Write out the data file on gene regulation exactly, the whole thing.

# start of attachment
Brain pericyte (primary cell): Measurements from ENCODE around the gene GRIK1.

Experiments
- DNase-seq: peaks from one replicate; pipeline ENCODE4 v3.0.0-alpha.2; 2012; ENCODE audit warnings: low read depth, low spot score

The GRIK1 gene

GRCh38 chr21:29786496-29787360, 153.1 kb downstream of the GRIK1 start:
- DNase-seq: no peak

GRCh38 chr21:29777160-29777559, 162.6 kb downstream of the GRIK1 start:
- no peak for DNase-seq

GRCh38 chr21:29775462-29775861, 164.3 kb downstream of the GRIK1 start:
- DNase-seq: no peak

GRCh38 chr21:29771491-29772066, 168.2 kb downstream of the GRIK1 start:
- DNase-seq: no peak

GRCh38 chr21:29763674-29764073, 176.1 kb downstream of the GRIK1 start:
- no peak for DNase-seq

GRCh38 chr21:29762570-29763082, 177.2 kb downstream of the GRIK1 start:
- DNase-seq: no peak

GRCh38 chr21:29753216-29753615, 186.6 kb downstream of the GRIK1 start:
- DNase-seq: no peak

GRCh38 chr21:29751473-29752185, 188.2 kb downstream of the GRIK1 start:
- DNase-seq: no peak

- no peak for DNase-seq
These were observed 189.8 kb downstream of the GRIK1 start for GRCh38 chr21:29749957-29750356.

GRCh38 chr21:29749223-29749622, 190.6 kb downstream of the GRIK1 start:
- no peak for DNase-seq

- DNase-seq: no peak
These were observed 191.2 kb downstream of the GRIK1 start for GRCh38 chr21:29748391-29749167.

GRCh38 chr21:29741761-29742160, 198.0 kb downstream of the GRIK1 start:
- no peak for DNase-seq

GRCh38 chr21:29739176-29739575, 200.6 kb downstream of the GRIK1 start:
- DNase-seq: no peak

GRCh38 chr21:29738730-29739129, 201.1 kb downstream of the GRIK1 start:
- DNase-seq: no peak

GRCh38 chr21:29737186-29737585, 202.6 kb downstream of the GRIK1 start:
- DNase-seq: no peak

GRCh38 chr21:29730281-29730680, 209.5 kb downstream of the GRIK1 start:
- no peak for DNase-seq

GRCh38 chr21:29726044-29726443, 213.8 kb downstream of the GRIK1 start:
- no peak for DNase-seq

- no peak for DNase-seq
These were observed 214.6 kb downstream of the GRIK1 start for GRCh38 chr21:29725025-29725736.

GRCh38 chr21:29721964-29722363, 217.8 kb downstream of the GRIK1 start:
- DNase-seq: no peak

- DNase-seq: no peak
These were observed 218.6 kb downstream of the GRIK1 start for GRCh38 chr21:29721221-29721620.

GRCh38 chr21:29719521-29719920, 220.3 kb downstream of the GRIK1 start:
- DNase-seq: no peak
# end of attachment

Brain pericyte (primary cell): Measurements from ENCODE around the gene GRIK1.

Experiments
- DNase-seq: peaks from one replicate; pipeline ENCODE4 v3.0.0-alpha.2; 2012; ENCODE audit warnings: low read depth, low spot score

The GRIK1 gene

GRCh38 chr21:29786496-29787360, 153.1 kb downstream of the GRIK1 start:
- DNase-seq: no peak

GRCh38 chr21:29777160-29777559, 162.6 kb downstream of the GRIK1 start:
- no peak for DNase-seq

GRCh38 chr21:29775462-29775861, 164.3 kb downstream of the GRIK1 start:
- DNase-seq: no peak

GRCh38 chr21:29771491-29772066, 168.2 kb downstream of the GRIK1 start:
- DNase-seq: no peak

GRCh38 chr21:29763674-29764073, 176.1 kb downstream of the GRIK1 start:
- no peak for DNase-seq

GRCh38 chr21:29762570-29763082, 177.2 kb downstream of the GRIK1 start:
- DNase-seq: no peak

GRCh38 chr21:29753216-29753615, 186.6 kb downstream of the GRIK1 start:
- DNase-seq: no peak

GRCh38 chr21:29751473-29752185, 188.2 kb downstream of the GRIK1 start:
- DNase-seq: no peak

- no peak for DNase-seq
These were observed 189.8 kb downstream of the GRIK1 start for GRCh38 chr21:29749957-29750356.

GRCh38 chr21:29749223-29749622, 190.6 kb downstream of the GRIK1 start:
- no peak for DNase-seq

- DNase-seq: no peak
These were observed 191.2 kb downstream of the GRIK1 start for GRCh38 chr21:29748391-29749167.

GRCh38 chr21:29741761-29742160, 198.0 kb downstream of the GRIK1 start:
- no peak for DNase-seq

GRCh38 chr21:29739176-29739575, 200.6 kb downstream of the GRIK1 start:
- DNase-seq: no peak

GRCh38 chr21:29738730-29739129, 201.1 kb downstream of the GRIK1 start:
- DNase-seq: no peak

GRCh38 chr21:29737186-29737585, 202.6 kb downstream of the GRIK1 start:
- DNase-seq: no peak

GRCh38 chr21:29730281-29730680, 209.5 kb downstream of the GRIK1 start:
- no peak for DNase-seq

GRCh38 chr21:29726044-29726443, 213.8 kb downstream of the GRIK1 start:
- no peak for DNase-seq

- no peak for DNase-seq
These were observed 214.6 kb downstream of the GRIK1 start for GRCh38 chr21:29725025-29725736.

GRCh38 chr21:29721964-29722363, 217.8 kb downstream of the GRIK1 start:
- DNase-seq: no peak

- DNase-seq: no peak
These were observed 218.6 kb downstream of the GRIK1 start for GRCh38 chr21:29721221-29721620.

GRCh38 chr21:29719521-29719920, 220.3 kb downstream of the GRIK1 start:
- DNase-seq: no peak